The tools I’ve shared allow me to manage my Twitter account and content in a way that I can connect with more people, chat with my friends and peers, and share content that I am confident will be illuminating to my 12,000+ followers. If that’s not in the spirit of Twitter, I don’t know what is.
However — the great thing about social media and Twitter is that we can all use it the way we want and build a community around us that shares the same attitude. So if you like the content and style of my Twitter chat — by all means, follow me. And if you don’t, that’s okay too.
Twitter is such a useful tool to help get traffic to our sites…I am only just learning to use it.
Thanks for sharing these tools.
Happy to share. Hope some of them work for you!
I have only started using Twitter, so I enjoy your posts explaining all the latest tools. I agree that there should be less automation, more real person-to-person discussion via Twitter.
Thank you, Drew.
How are you finding Twitter so far? Has it been valuable yet?
One of the best ways, in my opinion, to use Twitter is to demonstrate your expertise and value by answering people’s questions, connecting them to resources etc. What a wonderful way for a business or consultant etc. to walk their talk. And you’re right — the social proof is right there for all to see.
It’s also the best way to add Twitter followers. The more you share and help – the more they stick around and attract others.
How do you think social proof will change the way we use/rely on search engine optimization?
Hi Drew, great post. I haven’t heard of Boxcar.
I would like to invite you to take a look at dlvr.it. We have some features to automate some of what twitterfeed does but also add your personal touch to a tweet. If you would like a tour, give me a shout at bill @ dlvr.it and I would be happy provide you with some of the enterprise features as no cost.
I haven’t heard about dlr.it. I will definitely check it out and be in touch!
As you mentioned, social media is about real interactions, but these tools are certainly helpful. I spend a good amount of time on social media each day and this makes the process easier. It doesn’t mean that you should leave it all to the robots, but in some cases it’s OK.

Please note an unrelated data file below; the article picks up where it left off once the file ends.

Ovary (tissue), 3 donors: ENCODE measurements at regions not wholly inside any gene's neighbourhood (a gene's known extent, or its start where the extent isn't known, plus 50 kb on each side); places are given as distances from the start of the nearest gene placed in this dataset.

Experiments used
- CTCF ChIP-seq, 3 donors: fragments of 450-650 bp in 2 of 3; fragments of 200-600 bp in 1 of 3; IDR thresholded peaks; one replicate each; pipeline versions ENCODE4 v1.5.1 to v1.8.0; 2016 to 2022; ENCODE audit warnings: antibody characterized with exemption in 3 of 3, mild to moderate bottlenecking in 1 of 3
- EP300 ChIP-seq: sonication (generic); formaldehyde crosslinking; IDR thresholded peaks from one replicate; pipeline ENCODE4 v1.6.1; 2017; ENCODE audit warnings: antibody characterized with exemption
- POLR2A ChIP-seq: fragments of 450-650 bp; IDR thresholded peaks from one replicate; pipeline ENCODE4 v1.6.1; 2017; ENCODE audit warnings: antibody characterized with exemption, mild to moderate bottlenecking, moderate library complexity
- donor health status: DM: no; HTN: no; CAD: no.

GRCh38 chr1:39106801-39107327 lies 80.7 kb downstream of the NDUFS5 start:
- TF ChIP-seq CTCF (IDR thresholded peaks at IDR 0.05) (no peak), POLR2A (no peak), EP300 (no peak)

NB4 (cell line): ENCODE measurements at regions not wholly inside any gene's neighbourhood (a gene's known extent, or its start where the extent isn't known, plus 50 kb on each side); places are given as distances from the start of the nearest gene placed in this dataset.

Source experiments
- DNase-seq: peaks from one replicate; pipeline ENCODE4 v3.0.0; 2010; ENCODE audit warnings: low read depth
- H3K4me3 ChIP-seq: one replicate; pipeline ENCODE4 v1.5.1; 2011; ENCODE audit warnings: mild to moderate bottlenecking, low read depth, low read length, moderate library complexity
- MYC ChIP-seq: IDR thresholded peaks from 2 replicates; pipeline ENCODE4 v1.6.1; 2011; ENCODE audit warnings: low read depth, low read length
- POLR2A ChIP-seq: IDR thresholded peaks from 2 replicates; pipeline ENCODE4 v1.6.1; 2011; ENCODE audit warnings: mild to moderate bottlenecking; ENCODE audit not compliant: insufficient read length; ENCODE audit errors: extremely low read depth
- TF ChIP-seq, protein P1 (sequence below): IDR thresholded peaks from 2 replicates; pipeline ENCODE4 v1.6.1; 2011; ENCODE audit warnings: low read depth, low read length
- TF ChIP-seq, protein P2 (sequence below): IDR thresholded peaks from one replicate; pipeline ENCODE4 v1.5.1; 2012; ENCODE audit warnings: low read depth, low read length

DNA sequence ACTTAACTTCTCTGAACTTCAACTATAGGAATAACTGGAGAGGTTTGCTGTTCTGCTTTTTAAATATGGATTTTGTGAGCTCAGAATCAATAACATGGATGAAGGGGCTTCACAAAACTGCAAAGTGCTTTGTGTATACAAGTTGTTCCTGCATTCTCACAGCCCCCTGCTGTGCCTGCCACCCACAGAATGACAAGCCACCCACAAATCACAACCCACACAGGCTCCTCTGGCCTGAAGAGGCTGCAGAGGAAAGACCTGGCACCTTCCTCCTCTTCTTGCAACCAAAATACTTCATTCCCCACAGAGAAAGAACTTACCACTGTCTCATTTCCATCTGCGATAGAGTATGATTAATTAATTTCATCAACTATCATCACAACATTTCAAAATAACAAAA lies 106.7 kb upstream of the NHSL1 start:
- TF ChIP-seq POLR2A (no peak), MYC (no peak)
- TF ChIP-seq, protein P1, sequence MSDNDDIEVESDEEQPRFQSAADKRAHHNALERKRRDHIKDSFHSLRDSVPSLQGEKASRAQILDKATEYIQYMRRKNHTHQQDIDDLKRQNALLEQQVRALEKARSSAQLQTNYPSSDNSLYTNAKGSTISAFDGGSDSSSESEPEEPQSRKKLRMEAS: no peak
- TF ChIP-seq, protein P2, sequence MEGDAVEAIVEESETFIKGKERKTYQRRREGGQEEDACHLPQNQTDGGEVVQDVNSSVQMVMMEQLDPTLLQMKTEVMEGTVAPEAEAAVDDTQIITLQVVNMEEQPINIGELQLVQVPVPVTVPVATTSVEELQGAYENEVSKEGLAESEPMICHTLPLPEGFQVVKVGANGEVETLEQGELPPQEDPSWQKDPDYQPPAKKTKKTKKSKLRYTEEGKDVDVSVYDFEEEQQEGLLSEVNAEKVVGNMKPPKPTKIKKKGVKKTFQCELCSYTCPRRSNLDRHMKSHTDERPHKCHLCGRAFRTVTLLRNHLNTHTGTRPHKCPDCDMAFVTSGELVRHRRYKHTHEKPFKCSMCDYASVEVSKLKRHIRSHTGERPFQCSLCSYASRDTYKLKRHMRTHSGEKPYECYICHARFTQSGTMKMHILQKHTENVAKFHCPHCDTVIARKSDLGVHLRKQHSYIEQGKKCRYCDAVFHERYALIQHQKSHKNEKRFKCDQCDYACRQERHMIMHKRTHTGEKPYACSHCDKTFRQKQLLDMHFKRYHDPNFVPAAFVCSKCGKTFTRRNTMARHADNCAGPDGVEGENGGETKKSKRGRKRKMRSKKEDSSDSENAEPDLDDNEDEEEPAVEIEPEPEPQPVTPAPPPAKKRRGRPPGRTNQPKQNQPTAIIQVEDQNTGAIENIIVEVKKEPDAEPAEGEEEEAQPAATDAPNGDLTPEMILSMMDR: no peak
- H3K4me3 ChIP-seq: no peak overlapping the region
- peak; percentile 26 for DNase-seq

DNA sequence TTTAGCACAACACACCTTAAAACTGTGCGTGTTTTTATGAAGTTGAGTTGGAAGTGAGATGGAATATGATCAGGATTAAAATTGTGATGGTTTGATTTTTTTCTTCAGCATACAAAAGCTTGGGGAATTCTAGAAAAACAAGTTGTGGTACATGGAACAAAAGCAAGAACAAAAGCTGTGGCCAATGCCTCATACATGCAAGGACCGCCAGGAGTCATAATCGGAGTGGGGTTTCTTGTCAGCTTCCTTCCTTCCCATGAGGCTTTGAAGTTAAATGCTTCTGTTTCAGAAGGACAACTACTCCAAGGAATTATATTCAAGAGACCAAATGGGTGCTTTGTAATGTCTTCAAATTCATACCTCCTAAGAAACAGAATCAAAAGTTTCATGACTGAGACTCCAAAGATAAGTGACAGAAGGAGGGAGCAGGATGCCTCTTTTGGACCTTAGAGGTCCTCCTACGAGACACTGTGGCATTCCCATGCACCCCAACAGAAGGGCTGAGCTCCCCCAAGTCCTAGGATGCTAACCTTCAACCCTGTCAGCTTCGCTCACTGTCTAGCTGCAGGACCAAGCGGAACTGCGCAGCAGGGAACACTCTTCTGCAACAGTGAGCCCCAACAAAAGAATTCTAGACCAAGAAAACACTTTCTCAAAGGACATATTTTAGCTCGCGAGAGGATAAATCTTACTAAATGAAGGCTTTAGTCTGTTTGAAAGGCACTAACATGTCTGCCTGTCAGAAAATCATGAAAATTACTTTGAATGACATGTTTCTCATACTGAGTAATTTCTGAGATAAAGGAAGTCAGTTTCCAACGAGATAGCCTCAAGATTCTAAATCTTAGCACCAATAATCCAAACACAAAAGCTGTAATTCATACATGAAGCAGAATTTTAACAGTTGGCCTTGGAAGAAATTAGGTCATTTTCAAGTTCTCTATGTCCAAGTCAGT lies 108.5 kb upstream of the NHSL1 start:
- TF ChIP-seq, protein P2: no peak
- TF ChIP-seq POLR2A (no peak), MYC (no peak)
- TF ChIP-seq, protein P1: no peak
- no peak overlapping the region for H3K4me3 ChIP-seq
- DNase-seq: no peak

I do think it’s about balance. While it would be awesome to give everything you do an absolutely personal touch — it’s not practical. So you need to find ways way to be of value and relevant but still get a couple hours sleep a night!
Hi. Not all businesses target a market that would use Twitter (tead: senior services). Just an observation. And I’m finding that very few of my peers are using Twitter and we aren’t classified as seniors quite yet. While Boomers are the fastest growing demographic on fb, they haven’t been flocking yet to Twitter. This is also true for one of my closest friends who owns a small business. Her customers skew older and barely do email.
Without a doubt, you are correct. No marketing medium (online or off) is right for everyone. Not even one as popular as Facebook. Smart marketing always starts with strategy, not the tool of choice.
Has your friend ever done any customer surveying to see what medium would work the best?
Forgot to day thanks for this. I’m a Twitter neophyte and find your explanation easy to understand.
Thank you for the informative article 😉
I’ve also made the review and found some helpful apps that will make our Twitter life easier 🙂 Just have a look at this roundup, hope, it’ll be useful for you 🙂 http://templates.motocms.com/blog/web-and-trends/7-twitter-tools/
Thanks for sharing the link Emily!
Thank you too :))have a nice day 🙂